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Pop Beat : 'Nancy': A Protest On Home Turf

February 01, 1985|RANDY LEWIS | Times Staff Writer

Some people think big. Then there are those like reggae enthusiast Roberto--he uses only a given name--who think BIG.

In discussing the first release from his new ORA International label, a four-song "maxi-single" featuring General Public's Ranking Roger and the Blue Riddim reggae band, Roberto said his long-range goals are not limited to record sales and radio air play.

"I want to raise the young people's consciousness," said Roberto, 22, known to Southern California reggae fans as host of the weekly "Reggae Revolution" program on Long Beach radio station KNAC (105.5 FM).

"This is not a materialistic-gain type of thing," Roberto explained during an interview Wednesday. "There is a lot of rage inside of me, and this is my way of letting it out."

The record, "Nancy Reagan Re-Election Remix" consists of four versions of Kansas City-based Blue Riddim's song "Nancy Rea gan," a stinging attack on the Reagans.

Even the record's packaging was designed to reflect Roberto's message: the jacket features a newspaper-style layout with the headline "Special $18 Million Inaugural Edition" over a striking Paul Bedard painting of Nancy Reagan holding a bowl of jelly beans while five starving black children stand at her feet.

The $18-million figure, Roberto said, represents the amount spent on the recent inaugural celebration. "I can't see how they can spend $18 million on a four-day gala when there are people dying of starvation in this world," he said. "There is a time and a place to party, but that is just too much."

Roberto first conceived the recording as a showcase for Blue Riddim, an all-white reggae group. But he scored a couple of coups in landing the help of reggae enthusiast David Lindley, who mixed the "Nancy Reagan Re-Election Remix" side, and of Ranking Roger, who is featured on "America & Russia/Selective Service System" and a free-style "toast" (Jamaican rapping) over the basic "Nancy Reagan" track on Side Two.

"When people have asked what kind of music it is, I like to say that it's a revival of '60s protest songs, since those have almost died out," he said. "It's a real political diatribe." He is hoping the record can follow on the coattails of another politically pointed hit, "Two Tribes," by Frankie Goes to Hollywood.

A long-time reggae fan, Roberto said, "I was the oddball. When my friends were sitting in the parking lot drinking beer and listening to Led Zeppelin, I would slip in a Bob Marley or Peter Tosh cassette. He first met Ranking Roger in 1981, when Roger and fellow General Public founder Dave Wakeling were still members of the popular ska band, English Beat.

"Roger did not have to do this (record)," Roberto said, "but he was sympathetic with my concerns and my concept that came from being fed up with the current administration." While recording one of the songs in New York, Roberto tracked down veteran Jamaican producer-engineer "Maxi" McKenzie, who mixed the two tracks with Ranking Roger.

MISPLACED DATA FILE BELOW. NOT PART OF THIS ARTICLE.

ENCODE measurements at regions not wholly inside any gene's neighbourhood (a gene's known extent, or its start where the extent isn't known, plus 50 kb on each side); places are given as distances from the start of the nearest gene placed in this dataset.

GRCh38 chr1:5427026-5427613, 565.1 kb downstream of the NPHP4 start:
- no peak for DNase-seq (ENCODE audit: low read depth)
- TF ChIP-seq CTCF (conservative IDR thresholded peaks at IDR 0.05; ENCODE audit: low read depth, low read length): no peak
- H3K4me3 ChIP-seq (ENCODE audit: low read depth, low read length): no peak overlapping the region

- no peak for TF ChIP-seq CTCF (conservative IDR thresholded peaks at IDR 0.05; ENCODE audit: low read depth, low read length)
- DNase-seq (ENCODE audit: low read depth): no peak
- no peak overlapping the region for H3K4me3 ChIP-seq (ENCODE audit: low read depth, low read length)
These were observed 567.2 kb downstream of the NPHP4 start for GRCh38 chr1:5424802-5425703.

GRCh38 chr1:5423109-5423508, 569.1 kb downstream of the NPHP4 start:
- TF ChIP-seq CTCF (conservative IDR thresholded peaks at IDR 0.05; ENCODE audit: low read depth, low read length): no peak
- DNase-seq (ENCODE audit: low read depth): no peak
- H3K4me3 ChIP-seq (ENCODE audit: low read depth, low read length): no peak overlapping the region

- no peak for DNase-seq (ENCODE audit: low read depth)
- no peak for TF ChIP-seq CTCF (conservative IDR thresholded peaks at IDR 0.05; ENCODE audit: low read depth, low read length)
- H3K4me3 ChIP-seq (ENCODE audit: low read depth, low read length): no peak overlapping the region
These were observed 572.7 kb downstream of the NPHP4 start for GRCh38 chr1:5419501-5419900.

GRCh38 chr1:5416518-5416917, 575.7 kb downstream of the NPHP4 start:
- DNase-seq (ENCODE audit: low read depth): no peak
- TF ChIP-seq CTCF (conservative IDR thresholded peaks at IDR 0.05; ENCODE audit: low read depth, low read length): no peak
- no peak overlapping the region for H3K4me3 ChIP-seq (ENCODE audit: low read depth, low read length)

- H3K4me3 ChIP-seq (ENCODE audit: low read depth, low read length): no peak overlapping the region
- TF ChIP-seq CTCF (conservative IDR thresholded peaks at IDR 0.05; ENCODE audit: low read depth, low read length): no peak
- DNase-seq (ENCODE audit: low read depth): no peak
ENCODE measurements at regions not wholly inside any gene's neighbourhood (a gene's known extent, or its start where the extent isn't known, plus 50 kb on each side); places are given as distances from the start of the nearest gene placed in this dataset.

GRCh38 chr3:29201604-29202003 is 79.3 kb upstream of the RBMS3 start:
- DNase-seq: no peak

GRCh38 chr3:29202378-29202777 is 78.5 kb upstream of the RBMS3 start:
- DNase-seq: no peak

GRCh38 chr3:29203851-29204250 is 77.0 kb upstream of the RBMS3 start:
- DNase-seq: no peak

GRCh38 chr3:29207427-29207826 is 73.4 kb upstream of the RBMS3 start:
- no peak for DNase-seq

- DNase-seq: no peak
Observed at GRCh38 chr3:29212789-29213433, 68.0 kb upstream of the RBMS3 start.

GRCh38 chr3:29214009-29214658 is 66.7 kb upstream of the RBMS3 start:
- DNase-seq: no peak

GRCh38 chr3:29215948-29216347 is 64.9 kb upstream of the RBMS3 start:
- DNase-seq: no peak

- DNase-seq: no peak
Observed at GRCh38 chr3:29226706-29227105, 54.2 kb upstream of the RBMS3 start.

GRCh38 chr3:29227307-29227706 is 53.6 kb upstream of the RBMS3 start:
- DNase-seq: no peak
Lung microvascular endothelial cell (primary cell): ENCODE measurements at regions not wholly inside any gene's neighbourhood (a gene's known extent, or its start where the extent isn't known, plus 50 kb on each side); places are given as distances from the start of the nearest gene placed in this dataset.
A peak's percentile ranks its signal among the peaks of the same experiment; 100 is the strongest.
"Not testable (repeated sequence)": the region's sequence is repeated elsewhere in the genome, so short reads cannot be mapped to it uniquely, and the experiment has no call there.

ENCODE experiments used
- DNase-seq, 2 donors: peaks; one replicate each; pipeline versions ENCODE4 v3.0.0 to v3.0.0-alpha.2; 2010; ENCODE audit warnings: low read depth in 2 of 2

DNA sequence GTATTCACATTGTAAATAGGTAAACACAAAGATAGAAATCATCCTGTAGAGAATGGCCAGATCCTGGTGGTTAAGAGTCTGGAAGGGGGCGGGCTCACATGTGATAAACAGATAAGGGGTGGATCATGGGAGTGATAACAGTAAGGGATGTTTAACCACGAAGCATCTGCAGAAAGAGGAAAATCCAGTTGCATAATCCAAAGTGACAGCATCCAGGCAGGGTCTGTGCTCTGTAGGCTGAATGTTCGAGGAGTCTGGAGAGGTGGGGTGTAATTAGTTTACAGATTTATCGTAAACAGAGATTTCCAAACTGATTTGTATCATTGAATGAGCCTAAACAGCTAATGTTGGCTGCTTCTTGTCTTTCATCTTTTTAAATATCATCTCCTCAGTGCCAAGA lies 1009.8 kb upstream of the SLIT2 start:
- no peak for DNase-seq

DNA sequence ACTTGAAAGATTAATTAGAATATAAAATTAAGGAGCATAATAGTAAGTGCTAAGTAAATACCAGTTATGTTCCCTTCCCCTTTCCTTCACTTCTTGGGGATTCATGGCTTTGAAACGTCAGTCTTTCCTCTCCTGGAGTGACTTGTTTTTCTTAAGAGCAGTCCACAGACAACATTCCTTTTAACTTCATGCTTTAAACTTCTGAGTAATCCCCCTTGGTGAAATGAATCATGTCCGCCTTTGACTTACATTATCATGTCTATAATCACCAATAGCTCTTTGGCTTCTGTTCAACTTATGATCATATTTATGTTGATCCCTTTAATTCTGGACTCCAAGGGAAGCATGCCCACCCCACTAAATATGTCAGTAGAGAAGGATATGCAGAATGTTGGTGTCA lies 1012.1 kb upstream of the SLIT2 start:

Although just released this week, the record has been played on KROQ (106.7 FM), KPFK (90.7 FM), KCRW (89.9 FM) as well as KNAC and a few other other area stations.

Working as a one-man record company, Roberto, who lives in La Habra, had spent the last several days delivering the release to record stores in Orange County, Los Angeles and the San Fernando Valley. (It is currently available at Music Market and Discount Records in Costa Mesa, Camel Records in Huntington Beach, Peer Records, Newport Beach, and Sound Spectrum, Laguna Beach, and has been accepted by a major Orange County record distributor.)

"There was one record store in Santa Monica that banned it because the owners are hard-core Republicans and they didn't like it," Roberto recalled, but he said most merchants have been receptive.

Since Orange County is known as Reagan country, it would appear that Roberto couldn't have picked a more difficult base from which to work.

"It might be an impossible task," he admitted, "but you've got to start somewhere. Those who are offended will be offended anyway. But if I can open some eyes, raise some people's consciousness, then I'll be satisfied."

HAVEN'T WE MET SOMEWHERE BEFORE?: Deja Vu, Costa Mesa's longtime Top 40 nightclub, will be showcasing original music on a weekly basis beginning Tuesday with a concert featuring the white punk-funk of the Red Hot Chili Peppers. Also on the bill: Psychobud and White Boy. The 18-and-older club is at 2285 Newport Blvd. . . . . Eldorado Oldies, in Garden Grove, Orange County's best source of vintage records, is having a three-day sale and swap meet beginning today to reduce its stock of old singles. Tens of thousands of 45s from the '50s, '60s, '70s and '80s will be sold for 50 cents each. Eldorado is at 11023 Chapman Ave.

LIVE ACTION: Irvine Meadows Amphitheatre will get an early start on the 1985 concert season with a March 8 performance of General Public. Tickets go on sale at 3 p.m. today at Ticketmaster outlets. Tickets will not be sold at the amphitheater's box office. . . . Jack Mack & the Heart Attack will be at the Golden Bear in Huntington Beach Feb. 8. John Hiatt will play the Golden Bear Feb. 14. . . . The Red Devils will give a noon concert at Cal State Fullerton on Feb. 27.

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